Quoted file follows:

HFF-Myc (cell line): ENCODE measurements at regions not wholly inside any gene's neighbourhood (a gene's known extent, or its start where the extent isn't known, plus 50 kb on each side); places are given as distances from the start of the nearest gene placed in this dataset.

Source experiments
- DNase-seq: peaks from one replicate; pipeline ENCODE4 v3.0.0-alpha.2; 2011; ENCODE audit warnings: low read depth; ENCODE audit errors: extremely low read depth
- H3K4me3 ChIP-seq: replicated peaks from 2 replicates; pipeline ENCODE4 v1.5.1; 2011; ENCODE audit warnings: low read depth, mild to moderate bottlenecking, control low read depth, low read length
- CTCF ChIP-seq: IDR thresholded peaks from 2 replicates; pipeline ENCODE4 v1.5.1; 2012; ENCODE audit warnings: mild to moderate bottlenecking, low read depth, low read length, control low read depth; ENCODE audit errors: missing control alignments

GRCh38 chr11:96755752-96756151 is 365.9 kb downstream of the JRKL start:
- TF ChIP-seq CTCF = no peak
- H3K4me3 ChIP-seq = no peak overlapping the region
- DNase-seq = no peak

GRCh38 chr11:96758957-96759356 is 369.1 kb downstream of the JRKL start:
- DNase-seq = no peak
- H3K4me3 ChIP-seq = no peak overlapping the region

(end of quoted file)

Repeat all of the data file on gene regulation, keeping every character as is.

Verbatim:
HFF-Myc (cell line): ENCODE measurements at regions not wholly inside any gene's neighbourhood (a gene's known extent, or its start where the extent isn't known, plus 50 kb on each side); places are given as distances from the start of the nearest gene placed in this dataset.

Source experiments
- DNase-seq: peaks from one replicate; pipeline ENCODE4 v3.0.0-alpha.2; 2011; ENCODE audit warnings: low read depth; ENCODE audit errors: extremely low read depth
- H3K4me3 ChIP-seq: replicated peaks from 2 replicates; pipeline ENCODE4 v1.5.1; 2011; ENCODE audit warnings: low read depth, mild to moderate bottlenecking, control low read depth, low read length
- CTCF ChIP-seq: IDR thresholded peaks from 2 replicates; pipeline ENCODE4 v1.5.1; 2012; ENCODE audit warnings: mild to moderate bottlenecking, low read depth, low read length, control low read depth; ENCODE audit errors: missing control alignments

GRCh38 chr11:96755752-96756151 is 365.9 kb downstream of the JRKL start:
- TF ChIP-seq CTCF = no peak
- H3K4me3 ChIP-seq = no peak overlapping the region
- DNase-seq = no peak

GRCh38 chr11:96758957-96759356 is 369.1 kb downstream of the JRKL start:
- DNase-seq = no peak
- H3K4me3 ChIP-seq = no peak overlapping the region